I have a lot of bad habits. Some of my habits have been around since I was a wee toddler and others I have picked up in recent years. One habit that I really want to kick is keeping my back straight when I bend over. I know this seems like an innocuous maneuver but I tend to have this grotesque hump in my back from never bending at my waist. This hump is more of an aesthetic annoyance currently but I am a few decades away from being that old guy who is permanently bent at a 90-degree angle. Speaking of habits, my lovely wife who loves all things psychology checked me out a book called The Power of Habit: Why We do What We do in Life and Business by Charles Duhigg. Essentially, the brain uses habits to conserve a crap ton of computational power and energy. An example of this is when you started to learn how to drive. At first, backing out of the driveway was a seemingly impossible task. You had to check your mirrors, slowly release the brake, look for pedestrians, look for oncoming traffic, etc. The brain was learning and using a lot of energy during these first few attempts but over time it got easier and easier. Today, you may back out of your driveway without thinking about it because your brain has turned it into a routine. Habits occur whenever there is a cue such as grabbing your keys before leaving the house. When you wake up you probably go straight to the bathroom-the cue was your alarm going off. Smoke cigarettes or eat crappy food? Usually these habits have cues like being bored, tired, or when you’re with certain people. All this is pretty easy to understand but until you identify your cues and habit framework then you can’t change your behaviors.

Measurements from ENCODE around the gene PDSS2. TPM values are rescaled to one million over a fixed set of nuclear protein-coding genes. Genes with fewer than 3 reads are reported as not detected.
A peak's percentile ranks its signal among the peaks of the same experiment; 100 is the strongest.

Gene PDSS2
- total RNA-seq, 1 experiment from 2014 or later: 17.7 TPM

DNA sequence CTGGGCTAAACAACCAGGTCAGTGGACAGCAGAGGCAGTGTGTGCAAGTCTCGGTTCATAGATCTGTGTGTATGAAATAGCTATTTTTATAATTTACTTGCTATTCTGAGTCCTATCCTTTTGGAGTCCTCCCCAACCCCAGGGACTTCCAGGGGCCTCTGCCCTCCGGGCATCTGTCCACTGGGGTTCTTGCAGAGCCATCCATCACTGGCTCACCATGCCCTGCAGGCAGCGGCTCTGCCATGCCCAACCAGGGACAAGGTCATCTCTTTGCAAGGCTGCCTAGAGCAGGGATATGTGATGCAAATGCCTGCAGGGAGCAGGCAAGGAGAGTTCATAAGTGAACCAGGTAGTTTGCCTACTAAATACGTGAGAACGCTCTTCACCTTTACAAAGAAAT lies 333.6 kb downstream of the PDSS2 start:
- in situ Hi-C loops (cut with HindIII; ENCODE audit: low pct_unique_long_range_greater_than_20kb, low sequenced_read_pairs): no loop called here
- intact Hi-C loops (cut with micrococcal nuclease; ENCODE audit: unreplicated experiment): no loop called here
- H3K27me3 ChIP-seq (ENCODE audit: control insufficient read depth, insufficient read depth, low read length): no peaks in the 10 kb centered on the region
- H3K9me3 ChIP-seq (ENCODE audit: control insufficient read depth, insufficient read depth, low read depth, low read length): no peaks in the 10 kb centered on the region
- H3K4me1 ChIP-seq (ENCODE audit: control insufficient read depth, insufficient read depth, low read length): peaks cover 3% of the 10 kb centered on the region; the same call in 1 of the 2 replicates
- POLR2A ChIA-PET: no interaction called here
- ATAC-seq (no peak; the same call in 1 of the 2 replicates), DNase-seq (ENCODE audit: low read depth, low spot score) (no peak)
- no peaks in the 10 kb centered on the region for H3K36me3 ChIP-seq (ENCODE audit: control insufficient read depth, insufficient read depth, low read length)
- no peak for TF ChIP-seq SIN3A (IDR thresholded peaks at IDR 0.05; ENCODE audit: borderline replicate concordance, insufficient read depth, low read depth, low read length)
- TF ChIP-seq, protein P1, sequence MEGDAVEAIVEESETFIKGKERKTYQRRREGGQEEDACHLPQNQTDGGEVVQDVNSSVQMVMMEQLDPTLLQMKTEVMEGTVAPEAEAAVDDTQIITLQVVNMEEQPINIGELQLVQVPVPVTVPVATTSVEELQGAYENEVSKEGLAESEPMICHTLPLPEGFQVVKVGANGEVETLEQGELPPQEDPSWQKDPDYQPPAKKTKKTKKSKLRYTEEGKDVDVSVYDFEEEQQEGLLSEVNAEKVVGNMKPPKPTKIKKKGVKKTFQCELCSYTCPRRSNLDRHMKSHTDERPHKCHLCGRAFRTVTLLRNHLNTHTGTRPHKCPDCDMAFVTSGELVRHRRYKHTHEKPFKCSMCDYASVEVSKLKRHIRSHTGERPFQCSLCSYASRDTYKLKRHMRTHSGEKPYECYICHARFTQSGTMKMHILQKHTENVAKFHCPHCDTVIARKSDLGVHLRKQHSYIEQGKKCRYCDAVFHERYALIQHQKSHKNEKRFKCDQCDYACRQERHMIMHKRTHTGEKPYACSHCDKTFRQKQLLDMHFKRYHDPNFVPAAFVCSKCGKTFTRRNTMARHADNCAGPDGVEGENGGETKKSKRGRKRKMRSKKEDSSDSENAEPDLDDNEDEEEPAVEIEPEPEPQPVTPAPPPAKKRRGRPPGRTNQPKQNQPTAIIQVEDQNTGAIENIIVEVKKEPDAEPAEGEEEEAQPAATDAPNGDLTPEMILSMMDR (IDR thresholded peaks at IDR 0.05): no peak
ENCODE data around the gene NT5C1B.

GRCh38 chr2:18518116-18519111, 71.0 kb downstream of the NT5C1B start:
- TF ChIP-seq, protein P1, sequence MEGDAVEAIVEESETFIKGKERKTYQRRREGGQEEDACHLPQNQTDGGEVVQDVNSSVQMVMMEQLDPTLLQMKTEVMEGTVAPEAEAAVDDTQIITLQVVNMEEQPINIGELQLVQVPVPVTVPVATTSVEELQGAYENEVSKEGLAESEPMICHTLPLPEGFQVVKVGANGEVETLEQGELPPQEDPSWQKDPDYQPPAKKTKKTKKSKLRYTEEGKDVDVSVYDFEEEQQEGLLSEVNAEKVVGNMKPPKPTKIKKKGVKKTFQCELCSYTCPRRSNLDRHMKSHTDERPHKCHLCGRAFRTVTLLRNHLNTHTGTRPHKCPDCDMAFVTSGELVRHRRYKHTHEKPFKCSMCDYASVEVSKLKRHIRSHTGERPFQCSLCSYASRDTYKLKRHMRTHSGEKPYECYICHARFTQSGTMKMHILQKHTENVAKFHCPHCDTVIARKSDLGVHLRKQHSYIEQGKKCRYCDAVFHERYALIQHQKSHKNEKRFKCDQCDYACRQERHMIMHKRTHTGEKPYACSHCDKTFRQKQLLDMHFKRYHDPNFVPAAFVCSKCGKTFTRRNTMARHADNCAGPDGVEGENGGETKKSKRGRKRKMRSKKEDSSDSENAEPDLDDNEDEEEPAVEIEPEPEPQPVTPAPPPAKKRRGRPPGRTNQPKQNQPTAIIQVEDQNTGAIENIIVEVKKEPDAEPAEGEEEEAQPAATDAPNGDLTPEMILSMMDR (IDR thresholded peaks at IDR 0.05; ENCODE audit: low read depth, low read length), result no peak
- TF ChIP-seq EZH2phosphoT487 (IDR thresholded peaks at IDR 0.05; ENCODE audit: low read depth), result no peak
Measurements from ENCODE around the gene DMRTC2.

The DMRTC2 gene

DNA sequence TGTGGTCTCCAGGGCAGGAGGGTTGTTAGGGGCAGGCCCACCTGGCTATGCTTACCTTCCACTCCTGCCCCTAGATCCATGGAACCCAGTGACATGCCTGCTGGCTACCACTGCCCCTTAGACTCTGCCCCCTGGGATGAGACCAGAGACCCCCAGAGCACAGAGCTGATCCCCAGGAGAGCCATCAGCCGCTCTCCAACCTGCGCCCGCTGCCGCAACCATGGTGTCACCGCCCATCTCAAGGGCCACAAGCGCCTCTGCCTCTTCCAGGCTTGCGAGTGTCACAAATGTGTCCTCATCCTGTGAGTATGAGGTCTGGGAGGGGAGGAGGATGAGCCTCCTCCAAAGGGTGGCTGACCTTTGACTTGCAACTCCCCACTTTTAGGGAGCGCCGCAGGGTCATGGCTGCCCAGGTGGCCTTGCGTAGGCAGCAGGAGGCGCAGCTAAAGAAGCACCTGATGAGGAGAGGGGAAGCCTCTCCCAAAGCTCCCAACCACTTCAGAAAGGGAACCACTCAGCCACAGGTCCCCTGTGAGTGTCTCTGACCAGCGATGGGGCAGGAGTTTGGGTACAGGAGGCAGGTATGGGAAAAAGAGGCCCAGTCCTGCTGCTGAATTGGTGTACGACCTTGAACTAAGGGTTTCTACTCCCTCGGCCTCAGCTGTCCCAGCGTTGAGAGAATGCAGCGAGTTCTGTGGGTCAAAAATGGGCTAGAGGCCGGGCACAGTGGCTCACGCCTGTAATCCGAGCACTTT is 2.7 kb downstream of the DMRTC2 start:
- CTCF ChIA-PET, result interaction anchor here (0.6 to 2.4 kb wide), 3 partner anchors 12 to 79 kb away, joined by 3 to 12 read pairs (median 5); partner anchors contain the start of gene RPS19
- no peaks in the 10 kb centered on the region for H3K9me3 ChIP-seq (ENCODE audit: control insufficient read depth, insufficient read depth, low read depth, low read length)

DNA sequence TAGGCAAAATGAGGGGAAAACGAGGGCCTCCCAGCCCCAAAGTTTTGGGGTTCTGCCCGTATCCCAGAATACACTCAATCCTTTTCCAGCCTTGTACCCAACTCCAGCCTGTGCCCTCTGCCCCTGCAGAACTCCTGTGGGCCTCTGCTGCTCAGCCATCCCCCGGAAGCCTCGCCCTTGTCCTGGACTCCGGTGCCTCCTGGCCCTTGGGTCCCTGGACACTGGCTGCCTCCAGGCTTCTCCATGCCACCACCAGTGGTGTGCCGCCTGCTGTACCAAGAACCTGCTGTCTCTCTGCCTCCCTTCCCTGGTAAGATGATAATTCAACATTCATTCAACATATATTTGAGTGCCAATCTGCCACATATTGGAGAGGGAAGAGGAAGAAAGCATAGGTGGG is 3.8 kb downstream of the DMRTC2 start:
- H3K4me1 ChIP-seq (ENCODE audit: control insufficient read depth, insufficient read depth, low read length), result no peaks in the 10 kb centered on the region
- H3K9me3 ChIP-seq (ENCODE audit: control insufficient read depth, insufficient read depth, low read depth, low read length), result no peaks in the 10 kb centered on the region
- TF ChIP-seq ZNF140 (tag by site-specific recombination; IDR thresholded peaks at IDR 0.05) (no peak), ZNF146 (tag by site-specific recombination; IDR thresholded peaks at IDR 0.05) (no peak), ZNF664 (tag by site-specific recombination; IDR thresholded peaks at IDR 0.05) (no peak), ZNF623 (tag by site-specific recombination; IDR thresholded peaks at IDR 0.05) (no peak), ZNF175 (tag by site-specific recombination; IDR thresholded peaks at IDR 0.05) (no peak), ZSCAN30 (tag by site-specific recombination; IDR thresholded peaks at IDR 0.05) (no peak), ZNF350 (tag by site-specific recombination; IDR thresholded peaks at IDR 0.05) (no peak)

The framework for changing a habit is as follows:
-Identify the routine (I sit on the couch all night after work)
-Experiment with rewards (I like the feeling of walking after work for a half hour)
-Isolate the cue (Before I sit on the couch I always grab chips)
-Have a plan (I am going to put walking shoes next to the chip bag)
To better isolate the cue, write down the location, time, emotional state, other people around, and immediately preceding action at the moment you feel drawn to the habit. For example, whenever I want ice cream I am at my parent’s house, it usually is around 3:00 pm, I am bored, I am with my mom, and I had just eaten. Which cue is causing me to want the ice cream? Well if I record these indicators over multiple occasions I would figure out that I want ice cream because I am bored. Hence, to break my ice cream habit, I could go do something like watch a movie. Of course, this is all easier said than done but understanding the framework can help you identify which habits you would like to modify, keep, or stop. We all are trying to better ourselves, let us use this knowledge to make it easier and more automatic-in the end, habits can either be our best friend or our worst enemy.